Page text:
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In this week’s NBA Power Rankings looks at the peaking Milwaukee Bucks, the Michael Porter Jr. show, Russell Westbrook’s triple-doubles and more.
Our new look NBA Power Rankings are back, a non-traditional structure for a non-traditional era of professional basketball. The world is no longer just about wins and losses and teams are no longer the primary crucible of basketball power. So each week we’ll be dissecting how basketball power is presently distributed — between players, teams, friendships, diss tracks, aesthetic design choices, across leagues and whatever else has a temporary toehold in this ever-changing landscape.
Who has the power in this week’s NBA Power Rankings?
Tobias Harris chasing 50/40/90
Tobias Harris’ shooting in last year’s playoffs was a major offseason concern for 76ers’ fans. He hit a good-but-not-great 36.7 percent of his 3s during the regular season but went just 2-of-15 (and shot 38.3 percent overall) in a four-game sweep at the hands of the Boston Celtics. As has been covered beautifully by both The Step Back and FiveThirtyEight, Harris has been a completely different player this season. In fact, he’s the only serious candidate for a 50/40/90 season this year. (Tony Snell has been lights-out but went make the minimum number of attempts in any category to qualify).
As of this writing, Harris is shooting 52.0 percent from the field, 40.1 percent on 3-pointers and 89.1 percent from the free-throw line. The 76ers have seven games left on their schedule and assuming Harris plays in all seven and earns around his season average of free throw attempts per game we’d expect him to get roughly 23 more free-throw attempts. If he went 23-of-23 from the stripe to finish the season he’d clear 90 percent but he actually only needs 17 more makes (without a miss) to get there. So keep your fingers and toes crossed the next time Harris at the line.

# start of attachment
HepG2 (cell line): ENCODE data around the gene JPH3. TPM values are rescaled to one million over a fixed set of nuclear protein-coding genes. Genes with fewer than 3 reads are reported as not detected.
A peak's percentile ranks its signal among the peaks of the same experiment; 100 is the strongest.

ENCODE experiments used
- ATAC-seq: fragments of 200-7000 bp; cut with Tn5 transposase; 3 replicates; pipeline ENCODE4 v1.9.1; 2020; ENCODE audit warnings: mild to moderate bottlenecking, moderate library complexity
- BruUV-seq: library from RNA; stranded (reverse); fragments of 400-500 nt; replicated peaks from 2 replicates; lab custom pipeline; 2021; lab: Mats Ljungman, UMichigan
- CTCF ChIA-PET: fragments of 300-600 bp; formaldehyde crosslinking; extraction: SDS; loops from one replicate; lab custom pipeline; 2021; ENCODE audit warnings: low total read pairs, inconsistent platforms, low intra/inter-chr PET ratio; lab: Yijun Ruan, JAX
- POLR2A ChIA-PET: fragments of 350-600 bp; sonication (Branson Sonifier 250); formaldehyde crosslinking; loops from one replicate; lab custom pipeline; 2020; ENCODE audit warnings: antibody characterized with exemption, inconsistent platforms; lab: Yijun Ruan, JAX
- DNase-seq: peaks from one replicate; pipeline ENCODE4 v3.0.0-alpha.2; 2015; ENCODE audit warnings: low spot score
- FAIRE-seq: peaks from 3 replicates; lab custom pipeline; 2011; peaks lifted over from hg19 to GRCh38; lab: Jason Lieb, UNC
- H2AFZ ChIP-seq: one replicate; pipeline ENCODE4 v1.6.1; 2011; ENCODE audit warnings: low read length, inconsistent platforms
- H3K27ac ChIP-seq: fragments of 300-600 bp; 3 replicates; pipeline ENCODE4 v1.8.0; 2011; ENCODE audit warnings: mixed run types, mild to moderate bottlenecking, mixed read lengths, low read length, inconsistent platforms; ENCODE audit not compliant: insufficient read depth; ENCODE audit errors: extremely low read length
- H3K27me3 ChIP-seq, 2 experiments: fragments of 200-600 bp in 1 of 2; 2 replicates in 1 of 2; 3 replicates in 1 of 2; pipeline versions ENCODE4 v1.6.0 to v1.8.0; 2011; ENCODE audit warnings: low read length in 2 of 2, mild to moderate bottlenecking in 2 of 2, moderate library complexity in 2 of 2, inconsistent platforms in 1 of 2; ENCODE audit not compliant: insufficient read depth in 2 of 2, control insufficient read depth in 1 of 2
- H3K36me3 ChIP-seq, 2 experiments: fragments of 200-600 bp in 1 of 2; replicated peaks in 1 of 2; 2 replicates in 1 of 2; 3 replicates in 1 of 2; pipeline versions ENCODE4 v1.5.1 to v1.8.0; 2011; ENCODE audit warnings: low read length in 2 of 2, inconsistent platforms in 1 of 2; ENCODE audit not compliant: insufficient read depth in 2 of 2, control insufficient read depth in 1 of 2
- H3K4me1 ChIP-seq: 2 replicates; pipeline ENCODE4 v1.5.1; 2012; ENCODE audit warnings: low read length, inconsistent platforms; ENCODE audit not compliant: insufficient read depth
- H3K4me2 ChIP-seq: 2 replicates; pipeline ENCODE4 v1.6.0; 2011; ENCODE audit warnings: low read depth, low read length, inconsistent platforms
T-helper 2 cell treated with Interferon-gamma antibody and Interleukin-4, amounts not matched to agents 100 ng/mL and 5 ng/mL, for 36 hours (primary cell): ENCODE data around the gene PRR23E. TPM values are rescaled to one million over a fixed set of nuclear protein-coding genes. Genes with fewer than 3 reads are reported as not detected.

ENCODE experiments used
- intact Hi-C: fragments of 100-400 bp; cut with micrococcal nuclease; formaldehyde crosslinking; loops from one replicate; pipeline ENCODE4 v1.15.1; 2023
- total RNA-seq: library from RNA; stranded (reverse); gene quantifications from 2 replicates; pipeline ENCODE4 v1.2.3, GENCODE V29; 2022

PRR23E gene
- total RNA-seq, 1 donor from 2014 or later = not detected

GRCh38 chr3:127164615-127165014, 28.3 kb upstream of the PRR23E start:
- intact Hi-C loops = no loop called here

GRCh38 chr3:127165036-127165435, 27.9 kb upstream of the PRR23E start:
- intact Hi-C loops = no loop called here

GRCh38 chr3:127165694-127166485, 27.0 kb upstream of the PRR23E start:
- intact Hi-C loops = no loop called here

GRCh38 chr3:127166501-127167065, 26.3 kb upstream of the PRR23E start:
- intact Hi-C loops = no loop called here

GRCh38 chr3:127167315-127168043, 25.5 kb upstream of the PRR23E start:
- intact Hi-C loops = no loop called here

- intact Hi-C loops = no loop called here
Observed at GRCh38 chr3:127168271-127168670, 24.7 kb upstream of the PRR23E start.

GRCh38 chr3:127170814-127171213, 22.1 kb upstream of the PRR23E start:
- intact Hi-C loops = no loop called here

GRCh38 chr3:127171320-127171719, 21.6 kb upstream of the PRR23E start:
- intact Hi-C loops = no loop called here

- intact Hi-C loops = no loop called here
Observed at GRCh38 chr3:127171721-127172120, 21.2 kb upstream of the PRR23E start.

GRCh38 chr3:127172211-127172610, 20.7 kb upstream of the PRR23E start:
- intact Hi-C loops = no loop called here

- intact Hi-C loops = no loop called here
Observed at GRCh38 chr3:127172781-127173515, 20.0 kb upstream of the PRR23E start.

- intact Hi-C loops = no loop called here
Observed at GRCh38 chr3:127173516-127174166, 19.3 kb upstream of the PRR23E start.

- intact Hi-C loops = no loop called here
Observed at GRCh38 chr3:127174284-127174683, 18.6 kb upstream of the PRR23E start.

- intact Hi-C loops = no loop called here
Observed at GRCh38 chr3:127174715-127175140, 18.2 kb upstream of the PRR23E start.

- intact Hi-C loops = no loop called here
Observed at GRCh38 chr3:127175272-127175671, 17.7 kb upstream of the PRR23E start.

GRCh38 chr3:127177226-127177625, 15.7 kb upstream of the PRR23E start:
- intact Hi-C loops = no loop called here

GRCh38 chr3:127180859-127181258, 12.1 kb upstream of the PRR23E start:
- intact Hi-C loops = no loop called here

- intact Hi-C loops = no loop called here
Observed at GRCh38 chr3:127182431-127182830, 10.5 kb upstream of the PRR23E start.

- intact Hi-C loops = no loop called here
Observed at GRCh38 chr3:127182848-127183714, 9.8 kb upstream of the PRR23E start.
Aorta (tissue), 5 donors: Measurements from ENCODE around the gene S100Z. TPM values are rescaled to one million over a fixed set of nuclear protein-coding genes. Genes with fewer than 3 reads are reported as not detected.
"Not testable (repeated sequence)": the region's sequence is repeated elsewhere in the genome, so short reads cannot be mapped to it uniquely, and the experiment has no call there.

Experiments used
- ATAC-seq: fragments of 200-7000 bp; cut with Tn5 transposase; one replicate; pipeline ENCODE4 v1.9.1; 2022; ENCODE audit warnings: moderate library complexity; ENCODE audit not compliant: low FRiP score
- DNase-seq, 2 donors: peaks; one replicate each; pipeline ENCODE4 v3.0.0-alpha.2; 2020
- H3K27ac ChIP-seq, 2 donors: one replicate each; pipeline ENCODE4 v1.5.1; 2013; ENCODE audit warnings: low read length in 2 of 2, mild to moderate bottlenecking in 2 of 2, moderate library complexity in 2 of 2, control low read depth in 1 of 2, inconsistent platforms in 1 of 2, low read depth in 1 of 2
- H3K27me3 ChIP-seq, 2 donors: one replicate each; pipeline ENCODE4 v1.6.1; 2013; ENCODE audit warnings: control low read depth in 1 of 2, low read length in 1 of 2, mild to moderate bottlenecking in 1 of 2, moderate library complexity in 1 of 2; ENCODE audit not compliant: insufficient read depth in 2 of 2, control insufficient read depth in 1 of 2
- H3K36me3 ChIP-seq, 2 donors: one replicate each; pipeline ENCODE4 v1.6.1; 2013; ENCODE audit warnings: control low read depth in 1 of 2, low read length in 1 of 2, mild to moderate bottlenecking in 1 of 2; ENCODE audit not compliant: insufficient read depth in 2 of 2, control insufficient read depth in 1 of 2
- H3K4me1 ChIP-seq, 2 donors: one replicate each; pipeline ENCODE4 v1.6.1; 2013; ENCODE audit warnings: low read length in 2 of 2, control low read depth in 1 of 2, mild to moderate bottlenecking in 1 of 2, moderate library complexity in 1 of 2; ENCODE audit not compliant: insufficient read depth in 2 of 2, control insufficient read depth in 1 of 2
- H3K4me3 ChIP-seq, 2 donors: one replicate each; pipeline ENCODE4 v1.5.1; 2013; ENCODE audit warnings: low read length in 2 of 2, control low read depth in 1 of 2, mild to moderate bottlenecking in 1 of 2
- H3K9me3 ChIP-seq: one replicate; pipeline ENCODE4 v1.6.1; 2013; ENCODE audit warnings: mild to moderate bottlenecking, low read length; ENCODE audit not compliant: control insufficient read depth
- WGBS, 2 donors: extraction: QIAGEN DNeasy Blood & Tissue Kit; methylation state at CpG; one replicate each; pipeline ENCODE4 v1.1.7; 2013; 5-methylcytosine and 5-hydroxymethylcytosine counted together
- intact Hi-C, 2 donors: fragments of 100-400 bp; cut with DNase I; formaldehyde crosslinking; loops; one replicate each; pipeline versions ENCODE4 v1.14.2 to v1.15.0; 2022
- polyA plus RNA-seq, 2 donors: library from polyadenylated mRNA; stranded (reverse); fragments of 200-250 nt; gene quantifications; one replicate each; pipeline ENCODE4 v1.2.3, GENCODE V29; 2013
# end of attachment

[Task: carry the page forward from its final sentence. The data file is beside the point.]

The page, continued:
I know Russell Westbrook’s prolific box scores have taken some of the shine off triple-doubles and his teams’ continued struggles to turn his counting stats into wins has underscored the tenuous relationship they have with team success. But even if they are an arbitrary benchmark and even if they don’t really imply the kind of floor game that guarantees your team a victory, Westbrook is still racking them up at a rate that bears recognition.
I mean, setting everything else aside, they’re freaking hard to pull off, which makes them incredibly rare. There’s a reason only four players in NBA history have managed 100 of them. Only 14 players in NBA history, including Westbrook, have 32 or more career-triple doubles. Westbrook has 32 this season. He could play the Wizards next seven games without collecting a single point, rebound or assist and he’d still finish this season averaging a triple-double. Only one other player in NBA history has averaged a triple-double for a full season and no one else accomplished it for 55 years. Now Westbrook has done it four times in five seasons.
The triple-double, in and of itself, may be overrated. But as an emblem of Russell Westbrook’s unique greatness, it absolutely is not.
Darius Bazley in the lab
With very little in the way of realistic playoff aspirations, this season has been an incredible developmental lab for the Thunder with young players like Lu Dort, Theo Maleon, Aleksej Pokusevski and Darius Bazley getting chances to expand their roles and skillsets. For Bazely, it’s been a chance to try out more of an on-ball role instead of just functioning as a high-energy big man.